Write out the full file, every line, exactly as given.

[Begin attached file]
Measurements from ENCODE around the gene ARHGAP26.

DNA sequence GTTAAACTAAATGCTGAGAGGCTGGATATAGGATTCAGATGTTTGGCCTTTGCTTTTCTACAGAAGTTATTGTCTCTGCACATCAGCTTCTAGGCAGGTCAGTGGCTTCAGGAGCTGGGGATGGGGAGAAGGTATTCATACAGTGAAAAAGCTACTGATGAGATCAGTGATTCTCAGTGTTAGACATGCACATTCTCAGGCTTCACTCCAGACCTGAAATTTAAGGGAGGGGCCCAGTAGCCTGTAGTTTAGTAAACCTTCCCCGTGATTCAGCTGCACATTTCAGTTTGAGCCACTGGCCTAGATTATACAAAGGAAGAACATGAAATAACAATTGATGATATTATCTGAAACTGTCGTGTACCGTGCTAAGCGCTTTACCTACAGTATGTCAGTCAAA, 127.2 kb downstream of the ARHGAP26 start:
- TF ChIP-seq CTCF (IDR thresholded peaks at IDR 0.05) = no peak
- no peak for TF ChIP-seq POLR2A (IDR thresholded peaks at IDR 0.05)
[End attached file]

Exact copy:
Measurements from ENCODE around the gene ARHGAP26.

DNA sequence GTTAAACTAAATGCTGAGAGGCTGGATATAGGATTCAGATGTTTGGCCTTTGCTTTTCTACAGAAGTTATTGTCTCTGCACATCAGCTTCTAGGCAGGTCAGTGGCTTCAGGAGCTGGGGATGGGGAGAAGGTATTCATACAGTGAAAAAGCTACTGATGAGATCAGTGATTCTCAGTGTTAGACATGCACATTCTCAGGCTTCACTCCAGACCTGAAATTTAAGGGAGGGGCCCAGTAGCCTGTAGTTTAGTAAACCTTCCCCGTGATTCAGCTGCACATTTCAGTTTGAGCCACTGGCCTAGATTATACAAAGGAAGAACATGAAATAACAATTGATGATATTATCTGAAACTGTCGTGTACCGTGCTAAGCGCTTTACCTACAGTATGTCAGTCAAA, 127.2 kb downstream of the ARHGAP26 start:
- TF ChIP-seq CTCF (IDR thresholded peaks at IDR 0.05) = no peak
- no peak for TF ChIP-seq POLR2A (IDR thresholded peaks at IDR 0.05)